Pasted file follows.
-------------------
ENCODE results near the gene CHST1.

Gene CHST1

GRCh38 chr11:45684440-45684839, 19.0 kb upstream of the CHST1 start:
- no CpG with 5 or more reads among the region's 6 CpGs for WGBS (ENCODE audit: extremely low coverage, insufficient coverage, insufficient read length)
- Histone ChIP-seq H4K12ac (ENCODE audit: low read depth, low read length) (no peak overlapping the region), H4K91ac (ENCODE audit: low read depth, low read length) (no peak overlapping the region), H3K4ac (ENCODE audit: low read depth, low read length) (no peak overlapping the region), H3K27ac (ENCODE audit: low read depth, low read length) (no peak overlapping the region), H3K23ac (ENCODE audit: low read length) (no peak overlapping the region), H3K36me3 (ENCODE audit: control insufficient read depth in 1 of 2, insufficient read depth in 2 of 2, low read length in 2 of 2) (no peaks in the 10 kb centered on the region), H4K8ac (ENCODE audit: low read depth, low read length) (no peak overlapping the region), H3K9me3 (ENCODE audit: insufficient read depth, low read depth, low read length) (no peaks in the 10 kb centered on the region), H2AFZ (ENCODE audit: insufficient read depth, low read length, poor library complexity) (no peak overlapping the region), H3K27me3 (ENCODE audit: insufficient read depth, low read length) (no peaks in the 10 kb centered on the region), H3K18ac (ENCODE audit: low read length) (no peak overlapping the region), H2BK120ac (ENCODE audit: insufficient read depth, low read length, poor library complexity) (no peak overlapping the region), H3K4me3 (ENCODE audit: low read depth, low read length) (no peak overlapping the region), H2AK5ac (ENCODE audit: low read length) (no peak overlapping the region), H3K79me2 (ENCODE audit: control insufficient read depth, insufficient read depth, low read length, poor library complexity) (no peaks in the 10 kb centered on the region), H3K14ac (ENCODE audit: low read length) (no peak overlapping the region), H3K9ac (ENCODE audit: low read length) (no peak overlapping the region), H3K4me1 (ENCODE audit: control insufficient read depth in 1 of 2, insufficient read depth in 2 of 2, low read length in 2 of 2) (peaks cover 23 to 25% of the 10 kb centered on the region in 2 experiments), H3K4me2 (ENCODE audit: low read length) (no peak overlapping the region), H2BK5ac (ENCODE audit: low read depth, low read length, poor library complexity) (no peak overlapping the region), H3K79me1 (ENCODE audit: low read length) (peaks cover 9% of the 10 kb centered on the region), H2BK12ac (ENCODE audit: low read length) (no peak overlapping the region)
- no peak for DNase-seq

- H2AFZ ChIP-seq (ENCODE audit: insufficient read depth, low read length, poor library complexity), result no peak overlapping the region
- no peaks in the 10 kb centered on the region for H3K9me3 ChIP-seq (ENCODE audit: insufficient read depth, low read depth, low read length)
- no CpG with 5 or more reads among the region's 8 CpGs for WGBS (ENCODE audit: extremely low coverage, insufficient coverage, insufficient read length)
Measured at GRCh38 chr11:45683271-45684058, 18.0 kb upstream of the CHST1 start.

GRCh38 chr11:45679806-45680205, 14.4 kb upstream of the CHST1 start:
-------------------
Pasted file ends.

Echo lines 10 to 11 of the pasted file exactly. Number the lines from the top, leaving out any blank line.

Measured at GRCh38 chr11:45683271-45684058, 18.0 kb upstream of the CHST1 start.

GRCh38 chr11:45679806-45680205, 14.4 kb upstream of the CHST1 start: